When one goes to buy a luxuriously soft, beautiful and warm sheepskin coat, there are a wide verity of terms that are connected which may pull the fleece over your eyes leaving you baffled as to which is perfect for you.
Sheepskin is sourced from all over the world. For sheepskin, country of origin is a critical factor in the quality of the pelts. Factors critical to the nature of sheepskin such as the countries’ climate, diet of the sheep, and craftsmanship fluctuate from country to country. Also the breed of sheep and the age of the sheep when the pelts are accomplished are determining factors for quality and therefore price.
- Great Sheepskin
When it comes to great sheepskin the top grade is Spanish Merino shearling. Shearling sheepskins typically come from one year to two year old sheep. Although older sheep do produce larger skins which are easier to work with, the older skins tend to be thicker and less supple, and therefore not as comfortable to wear. Spanish Merino shearling comes from Spain. Spain is known for producing sheep with the most soft and supple of pelts. The wool fur and the leather grain are more uniform with fewer to no blemishes or inconsistencies. The craftsmen utilize strict quality control in the sorting and matching of skins as well as the tanning process. They have been passing down their fine craft for centuries and they take great pride in their superior workmanship.
- Best Sheepskin
It’s hard to believe that sheepskin can get any better than Spanish Merino shearling. However, the very finest grade of sheepskin is lambskin slink. Lambskin slink pelts price at least twice as much as the finest Spanish Merino shearling pelts. The predominant country for lambskin slink is New Zealand. Lambskin slink is obtained in the spring lambing season. The natural lamb mortality rate is 10%. Many sheep carry two lambs and often one is still born. The pelts of these newly born lambs are used to make what is referred to as lambskin slink. The lambskin slink is normally thin, velvety smooth and supple with short curly fur on the inside. Regularly the curly fur is ironed straight to look like more typical fur. However very thin, the lambskin sneak traps the wearer’s regular body warm keeping them warm and agreeable. The lambskin slink pelts are very small. They are normally no more than 2 square feet. Therefore they require more piecing together and stitching to create a coat. Creating a coat form lambskin slink is more of an art than a craft.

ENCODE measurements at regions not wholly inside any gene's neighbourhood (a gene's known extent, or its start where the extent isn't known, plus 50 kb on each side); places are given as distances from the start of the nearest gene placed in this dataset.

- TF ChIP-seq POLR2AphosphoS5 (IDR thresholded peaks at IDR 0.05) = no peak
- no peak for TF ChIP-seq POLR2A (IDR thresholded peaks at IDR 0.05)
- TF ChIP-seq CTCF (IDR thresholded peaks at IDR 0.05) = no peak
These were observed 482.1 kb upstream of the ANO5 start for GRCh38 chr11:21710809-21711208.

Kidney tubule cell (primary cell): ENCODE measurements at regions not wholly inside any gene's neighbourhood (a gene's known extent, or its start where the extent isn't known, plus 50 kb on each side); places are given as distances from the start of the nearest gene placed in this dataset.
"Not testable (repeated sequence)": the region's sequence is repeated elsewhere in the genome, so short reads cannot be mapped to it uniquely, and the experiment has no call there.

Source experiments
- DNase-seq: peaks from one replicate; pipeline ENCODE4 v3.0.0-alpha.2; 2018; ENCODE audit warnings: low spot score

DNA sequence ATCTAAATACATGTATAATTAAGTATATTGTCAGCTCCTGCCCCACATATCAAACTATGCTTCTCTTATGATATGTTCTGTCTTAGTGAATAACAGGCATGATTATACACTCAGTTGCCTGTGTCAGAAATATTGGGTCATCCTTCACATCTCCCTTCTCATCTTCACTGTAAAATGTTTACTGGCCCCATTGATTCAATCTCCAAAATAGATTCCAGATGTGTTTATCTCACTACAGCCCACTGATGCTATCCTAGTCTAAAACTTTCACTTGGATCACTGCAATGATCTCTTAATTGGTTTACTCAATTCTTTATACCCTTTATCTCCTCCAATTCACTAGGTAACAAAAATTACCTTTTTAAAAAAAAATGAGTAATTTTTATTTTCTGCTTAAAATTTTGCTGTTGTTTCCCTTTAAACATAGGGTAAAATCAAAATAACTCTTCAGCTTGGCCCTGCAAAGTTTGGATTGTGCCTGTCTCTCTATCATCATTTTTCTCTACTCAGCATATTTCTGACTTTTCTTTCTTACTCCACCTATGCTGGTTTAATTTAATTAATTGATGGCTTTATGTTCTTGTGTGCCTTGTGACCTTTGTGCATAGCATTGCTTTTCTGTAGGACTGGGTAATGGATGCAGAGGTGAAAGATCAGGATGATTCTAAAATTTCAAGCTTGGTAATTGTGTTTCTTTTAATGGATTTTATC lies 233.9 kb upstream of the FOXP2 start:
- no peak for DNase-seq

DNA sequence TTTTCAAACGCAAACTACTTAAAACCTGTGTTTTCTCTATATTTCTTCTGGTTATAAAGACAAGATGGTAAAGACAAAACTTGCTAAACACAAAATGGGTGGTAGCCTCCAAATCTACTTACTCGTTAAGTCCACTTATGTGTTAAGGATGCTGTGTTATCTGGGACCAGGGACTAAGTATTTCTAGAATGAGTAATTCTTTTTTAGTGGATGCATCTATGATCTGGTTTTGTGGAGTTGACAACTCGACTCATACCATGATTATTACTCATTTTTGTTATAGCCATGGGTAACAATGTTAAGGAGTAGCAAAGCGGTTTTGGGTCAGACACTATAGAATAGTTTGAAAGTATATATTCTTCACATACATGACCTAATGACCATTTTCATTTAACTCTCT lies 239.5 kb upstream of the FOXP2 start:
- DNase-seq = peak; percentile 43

- Sheepskin Finish
Just as you can choose the country of origin and grade of sheepskin for your sheepskin coat or jacket, you can also choose the finish you prefer. The finish is the look and feel of the outside leather part of the pelt. The traditional finish for a sheepskin coat is suede. Suede is often also referred to as a Habana finish. The full-grain smooth leather like finish is often referred to as Nappa or Pesca. The Nappa finish is usually easier to clean and is often more stain resistant. Many believe the Nappa finish has a more sophisticated rather than rustic look.
For anyone who takes their wardrobe seriously, a sheepskin is clearly an absolute staple. Now be forewarned, a sheepskin coat is a significant investment. They are not cheap. However, with the proper care and storing, a quality pelt can maintain its beautiful sheen and insulating ability for literally decades. This is a wardrobe piece that your grand kids can wear when they are just becoming adults. If you choose your coat wisely, taking care to find one that you will wear again and again and never tire of, a timeless keepsake like this is well worth the cost.